Antenna Installation

Having chosen the correct antenna, it now needs to be correctly positioned and installed: this is best done by a specialist digital TV antenna installer.


Digital TV signals in the UK are usually transmitted using horizontal polarisation from a main transmitter and vertical polarisation from a repeater transmitter. To maximise the efficiency of the antenna system, the antenna should be aligned to receive the appropriately polarised signals from the local transmitter (i.e. in the case of a horizontally polarised signal the rods of the antenna should be horizontal).


The antenna should be directed at the nearest TV transmitter for maximum signal strength as TV signals travel in straight lines.


All antennas should be located away from possible sources of electrical interference such as mains wiring or digital equipment (e.g. computers). It is also preferable not to point the antenna through any metal work or nearby building structures as these will reduce the received signal strength.

In most cases, the higher the antenna can be mounted the better the reception is likely to be. The increased height is also likely to minimise any signal masking effects from local buildings or geographical features.


Loft mounted antennas should be mounted away from water tanks and metal pipes. Indoor antennas may also be adversely affected by the building’s construction (e.g. reinforced concrete or steel frames).


Digital TV antennas are designed with a 75 Ohm output impedance to ensure compatibility with the Digital TV tuner. For optimum performance a 75 Ohm ‘satellite grade’ coaxial cable (type CT100) should be used between the antenna and TV.

All connections should be made using quality connectors, with appropriate precautions being taken for weather proofing of external connections.

Antenna Amplifiers

In cases of very weak reception or where long cable runs are required, an antenna amplifier may be necessary. The amplifier should be mounted as close to the antenna as possible (a masthead amplifier) and matched to the correct local frequency band.

In weak reception areas an amplifier should be considered a ‘last resort’, a higher gain antenna on a taller mast will generally give better results.


Digital Television enables high definition TV to be received at home with a minimum of fuss or capital expenditure. While some Digital TV stations may be received using a standard TV antenna, the best performance will always be achieved by using a properly installed antenna of a type that matches your local frequency range and signal strength conditions.

Remember, if in doubt please contact your local installer for assistance.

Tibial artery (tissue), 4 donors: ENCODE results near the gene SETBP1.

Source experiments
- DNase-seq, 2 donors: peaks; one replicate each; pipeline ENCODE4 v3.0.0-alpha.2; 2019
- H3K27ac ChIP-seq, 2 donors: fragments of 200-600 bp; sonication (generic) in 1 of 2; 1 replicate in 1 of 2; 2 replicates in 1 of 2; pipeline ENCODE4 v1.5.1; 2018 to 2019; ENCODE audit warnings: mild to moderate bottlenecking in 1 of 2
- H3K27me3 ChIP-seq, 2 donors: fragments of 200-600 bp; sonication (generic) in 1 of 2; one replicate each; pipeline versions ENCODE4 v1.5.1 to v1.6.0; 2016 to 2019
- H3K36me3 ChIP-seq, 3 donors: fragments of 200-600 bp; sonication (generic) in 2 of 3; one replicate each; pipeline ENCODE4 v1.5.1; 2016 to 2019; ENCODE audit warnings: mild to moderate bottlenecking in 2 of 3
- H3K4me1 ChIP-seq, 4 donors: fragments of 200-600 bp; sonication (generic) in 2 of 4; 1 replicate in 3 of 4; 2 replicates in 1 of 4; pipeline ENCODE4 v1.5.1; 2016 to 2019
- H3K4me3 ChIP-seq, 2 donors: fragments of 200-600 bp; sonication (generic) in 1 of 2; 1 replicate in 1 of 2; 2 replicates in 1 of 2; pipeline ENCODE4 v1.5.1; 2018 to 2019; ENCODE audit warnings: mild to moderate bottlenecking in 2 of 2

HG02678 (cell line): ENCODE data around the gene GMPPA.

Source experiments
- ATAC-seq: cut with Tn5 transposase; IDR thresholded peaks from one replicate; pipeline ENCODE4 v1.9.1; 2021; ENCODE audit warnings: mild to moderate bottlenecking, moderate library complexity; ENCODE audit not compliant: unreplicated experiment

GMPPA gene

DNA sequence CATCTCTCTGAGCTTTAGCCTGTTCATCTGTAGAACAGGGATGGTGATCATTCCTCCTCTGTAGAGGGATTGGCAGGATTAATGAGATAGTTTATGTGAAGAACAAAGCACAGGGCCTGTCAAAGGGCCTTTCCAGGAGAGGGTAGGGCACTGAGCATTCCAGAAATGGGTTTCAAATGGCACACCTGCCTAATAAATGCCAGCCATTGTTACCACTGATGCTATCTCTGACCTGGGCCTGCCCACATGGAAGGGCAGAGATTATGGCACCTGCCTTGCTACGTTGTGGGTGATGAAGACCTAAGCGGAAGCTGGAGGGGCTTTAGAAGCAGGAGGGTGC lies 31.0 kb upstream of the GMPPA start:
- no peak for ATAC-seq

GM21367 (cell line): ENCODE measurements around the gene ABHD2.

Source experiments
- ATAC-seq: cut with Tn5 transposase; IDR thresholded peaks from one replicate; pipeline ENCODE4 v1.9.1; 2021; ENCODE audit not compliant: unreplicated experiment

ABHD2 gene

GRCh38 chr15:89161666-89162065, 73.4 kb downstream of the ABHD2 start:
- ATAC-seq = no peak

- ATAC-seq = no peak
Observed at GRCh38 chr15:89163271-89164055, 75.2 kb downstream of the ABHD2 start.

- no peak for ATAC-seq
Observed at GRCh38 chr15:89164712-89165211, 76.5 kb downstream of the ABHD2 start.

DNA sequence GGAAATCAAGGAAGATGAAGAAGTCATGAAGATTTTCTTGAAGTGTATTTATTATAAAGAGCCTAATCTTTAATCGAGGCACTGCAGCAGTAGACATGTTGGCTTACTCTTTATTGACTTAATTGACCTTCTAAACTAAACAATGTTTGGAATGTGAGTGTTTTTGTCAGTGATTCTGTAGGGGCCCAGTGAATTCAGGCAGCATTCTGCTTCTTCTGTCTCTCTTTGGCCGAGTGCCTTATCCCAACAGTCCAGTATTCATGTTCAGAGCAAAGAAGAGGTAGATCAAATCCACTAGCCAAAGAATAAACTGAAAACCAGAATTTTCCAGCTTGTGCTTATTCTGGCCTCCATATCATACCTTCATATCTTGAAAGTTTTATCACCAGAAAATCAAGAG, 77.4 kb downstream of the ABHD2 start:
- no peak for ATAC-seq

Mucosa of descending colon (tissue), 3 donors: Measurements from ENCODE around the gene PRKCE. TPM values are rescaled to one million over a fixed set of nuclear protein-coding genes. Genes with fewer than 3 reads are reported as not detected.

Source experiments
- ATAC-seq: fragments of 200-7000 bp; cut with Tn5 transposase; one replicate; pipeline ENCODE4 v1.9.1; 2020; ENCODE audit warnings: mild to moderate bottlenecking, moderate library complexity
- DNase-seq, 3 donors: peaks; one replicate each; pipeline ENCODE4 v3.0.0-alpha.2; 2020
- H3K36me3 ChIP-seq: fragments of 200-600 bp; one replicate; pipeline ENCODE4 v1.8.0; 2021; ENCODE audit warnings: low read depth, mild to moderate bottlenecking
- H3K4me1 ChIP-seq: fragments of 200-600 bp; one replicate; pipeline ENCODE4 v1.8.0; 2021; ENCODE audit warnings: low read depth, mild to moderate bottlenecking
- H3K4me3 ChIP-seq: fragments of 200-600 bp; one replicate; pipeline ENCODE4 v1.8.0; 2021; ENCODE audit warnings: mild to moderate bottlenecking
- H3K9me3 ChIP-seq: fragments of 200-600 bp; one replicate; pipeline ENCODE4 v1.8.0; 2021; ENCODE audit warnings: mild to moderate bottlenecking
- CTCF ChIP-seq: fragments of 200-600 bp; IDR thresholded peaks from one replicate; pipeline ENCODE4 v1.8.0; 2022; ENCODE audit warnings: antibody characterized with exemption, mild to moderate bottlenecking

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  1. jagjon commented

    I purchased and installed a Yagi antenna. It works fine for one TV. The Yagi power pack has an outlet for a 2nd TV. When I connect an additional TV I get nothing. The 2nd TV indicates “Cable.” Yagi shows a Sat box connected between the Power pack and 2nd TV. I also have to install a DVR for the 2nd TV. How can I resolve this? Thanks John

    • commented

      Hi, Do you have some more information about your aerial as they don’t normally have a power pack, so you must have a special amplified one I’m guessing. Could you also explain a little more about how your 2nd TV is indicating “cable”?

  2. A commented


    I have Yagi type aerial in the loft.

    The reflectors are designed to prevent signals entring the antenna from
    an alternative direction.

    I receive some signals (weak) from an alternative direction that I would like to enhance, but with minimal effect on the forward direction.

    I was thinking of somehow masking the effect of the reflectors to see the effects. Has anyone any ideas how I might achieve this.

    The aerial cannot be moved. Strictly speaking it could be rotated somewhat, but I don’t want to lose the effect of the main transmitter, so I would be reluctant to try this. I have considered the option of two aerials, but I doubt if my tuner could cope. I use a iDTV.

    I beleive that the aerial is wideband, and is vertically polarised.


    • commented

      Combining two aerials is likely to be problematic, but you could install and second aerial and an A/B switch so when you wanted to watch channels from the secondary aerial you could flip the switch.

      Alternatively if the secondary signals are also vertically polarised you could use a Yagi aerial with less gain (less elements) which would consequently be less directional and may help to pick up the additional channels, with perhaps a slight offset of the aerial towards the secondary transmitter, but it’s a bit of a bodge as you will undoubtedly get less signal from your primary transmitter.